Common Sense Note
Parents need to know that, like all Adam Sandler movies aimed at families, Jack and Jill includes lots of potty humor and crude jokes at the expense of women who don't fit the Hollywood ideal of beauty. Since Sandler plays both Jack and his twin sister, Jill, the movie "allows" him to make many jokes about women's bodies and personalities -- not to mention bodily functions. There's also plenty of insult language ("freak," "stupid," "loser," etc.), some suggestive comments/humor, and an extended sequence featuring a stereotypical Mexican family that may offend some viewers. Parents concerned with commercialism should note that the comedy is chock-full of product placements, from Sony (which is also the movie's distributor) to Dunkin Donuts and many, many more.
Pacino makes lots of suggestive overtures toward Jill, and Felipe also flirts with her. Jill's full-figure bras and control-top panties are shown on more than one occasion for laughs. Jack and his wife hug and are shown in bed together, but they're just getting ready to sleep.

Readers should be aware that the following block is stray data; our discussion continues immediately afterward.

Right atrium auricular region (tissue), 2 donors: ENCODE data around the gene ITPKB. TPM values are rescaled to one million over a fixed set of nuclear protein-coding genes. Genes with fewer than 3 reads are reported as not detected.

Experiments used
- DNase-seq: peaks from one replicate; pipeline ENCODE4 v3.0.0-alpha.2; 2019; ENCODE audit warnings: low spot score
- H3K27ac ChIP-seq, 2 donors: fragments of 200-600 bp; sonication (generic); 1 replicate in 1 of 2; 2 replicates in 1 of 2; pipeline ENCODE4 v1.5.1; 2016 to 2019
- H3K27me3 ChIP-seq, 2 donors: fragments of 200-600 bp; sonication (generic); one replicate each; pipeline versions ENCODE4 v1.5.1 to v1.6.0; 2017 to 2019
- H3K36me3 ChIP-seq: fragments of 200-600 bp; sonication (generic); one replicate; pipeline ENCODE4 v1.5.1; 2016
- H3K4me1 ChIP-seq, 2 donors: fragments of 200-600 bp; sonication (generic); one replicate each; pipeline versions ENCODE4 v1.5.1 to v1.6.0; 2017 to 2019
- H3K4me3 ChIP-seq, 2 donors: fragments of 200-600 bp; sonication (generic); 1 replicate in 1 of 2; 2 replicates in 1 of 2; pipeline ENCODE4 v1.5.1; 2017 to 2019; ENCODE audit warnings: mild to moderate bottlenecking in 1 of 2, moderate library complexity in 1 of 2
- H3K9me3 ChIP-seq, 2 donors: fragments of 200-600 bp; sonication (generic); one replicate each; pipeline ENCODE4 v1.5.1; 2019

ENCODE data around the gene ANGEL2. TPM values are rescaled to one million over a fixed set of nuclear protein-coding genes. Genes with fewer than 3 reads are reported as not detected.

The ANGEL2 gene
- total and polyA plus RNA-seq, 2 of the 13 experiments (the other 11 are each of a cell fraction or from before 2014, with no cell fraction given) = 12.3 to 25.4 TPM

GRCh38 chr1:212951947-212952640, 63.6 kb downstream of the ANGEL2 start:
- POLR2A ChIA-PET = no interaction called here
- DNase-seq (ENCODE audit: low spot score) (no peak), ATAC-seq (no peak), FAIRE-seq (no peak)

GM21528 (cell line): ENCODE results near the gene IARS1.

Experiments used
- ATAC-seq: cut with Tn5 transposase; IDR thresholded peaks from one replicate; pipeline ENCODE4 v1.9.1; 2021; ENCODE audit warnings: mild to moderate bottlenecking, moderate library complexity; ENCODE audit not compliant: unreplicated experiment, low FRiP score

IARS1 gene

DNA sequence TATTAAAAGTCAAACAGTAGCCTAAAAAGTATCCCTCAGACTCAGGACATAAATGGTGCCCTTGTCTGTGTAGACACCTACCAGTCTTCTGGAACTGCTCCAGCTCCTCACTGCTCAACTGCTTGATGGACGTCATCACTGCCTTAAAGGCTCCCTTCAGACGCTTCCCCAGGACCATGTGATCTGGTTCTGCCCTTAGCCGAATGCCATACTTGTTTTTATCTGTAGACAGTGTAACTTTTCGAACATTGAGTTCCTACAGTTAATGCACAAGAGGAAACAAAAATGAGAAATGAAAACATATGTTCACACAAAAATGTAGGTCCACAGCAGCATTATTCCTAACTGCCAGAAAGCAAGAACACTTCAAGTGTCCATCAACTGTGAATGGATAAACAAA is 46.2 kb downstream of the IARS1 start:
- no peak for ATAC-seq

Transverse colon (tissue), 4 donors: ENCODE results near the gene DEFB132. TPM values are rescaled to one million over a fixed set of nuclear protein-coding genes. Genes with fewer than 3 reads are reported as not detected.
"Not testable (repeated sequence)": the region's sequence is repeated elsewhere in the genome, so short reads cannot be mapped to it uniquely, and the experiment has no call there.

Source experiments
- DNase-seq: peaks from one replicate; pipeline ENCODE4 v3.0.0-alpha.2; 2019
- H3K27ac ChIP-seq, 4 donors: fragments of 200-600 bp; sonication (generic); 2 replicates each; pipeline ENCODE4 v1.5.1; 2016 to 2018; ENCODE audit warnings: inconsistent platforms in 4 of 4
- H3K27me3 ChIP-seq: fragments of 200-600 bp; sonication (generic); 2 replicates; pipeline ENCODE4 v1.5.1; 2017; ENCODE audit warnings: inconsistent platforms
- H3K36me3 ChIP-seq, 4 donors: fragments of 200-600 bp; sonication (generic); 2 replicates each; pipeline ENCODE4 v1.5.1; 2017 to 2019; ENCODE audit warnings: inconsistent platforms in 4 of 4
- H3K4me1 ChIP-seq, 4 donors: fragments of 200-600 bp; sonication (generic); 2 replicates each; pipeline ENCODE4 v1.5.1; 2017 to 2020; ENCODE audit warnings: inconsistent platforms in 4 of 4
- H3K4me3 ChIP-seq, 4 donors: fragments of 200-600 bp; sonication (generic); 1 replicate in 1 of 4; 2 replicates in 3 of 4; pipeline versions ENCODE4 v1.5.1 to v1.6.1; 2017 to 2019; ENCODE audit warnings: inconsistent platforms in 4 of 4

Slapstick and physical comedy throughout: Jack's son punches his Aunt Jill, and she falls off her chair. Jack, disguised as Jill, shoves and hits Al Pacino, and he retaliates. Jill punches a bathroom attendant, who goes flying through a bathroom door.
"Hell," "crap," "oh my God," and insults ranging from "freak" and "annoying" to "loser" and "stupid." Jill, who's rather sheltered, makes tactless comments (she wonders if a bearded man is Al Qaeda, etc.).
Although Jack and Jill's positive message is overshadowed by the many gross-out gags and fart jokes -- not to mention the many jokes made at others' expense (especially women who don't fit the "accepted" standard of beauty) -- there are some take-aways about the importance of family, friendship, and not taking your siblings for granted.
Like many of Sandler's movies, there are nonstop product placements and corporate tie-ins. The sequence on the cruise feels like an extended commercial for Royal Caribbean and its ship. Everyone uses Sony computers (Sony is also distributing the film); Pepto and Dunkin Donuts aren't just prominently featured -- the companies are Jack's clients, and fake commercials the brands are shown in the movie. Other tie-ins include The Price Is Right, YouTube, Craigslist, Morton's Steakhouse, online dating sites like Match.com and eHarmony, and celebrity cameos.
Drugs / Tobacco /
Adults are shown at dinner parties with wine or champagne on the table, but it's not overt.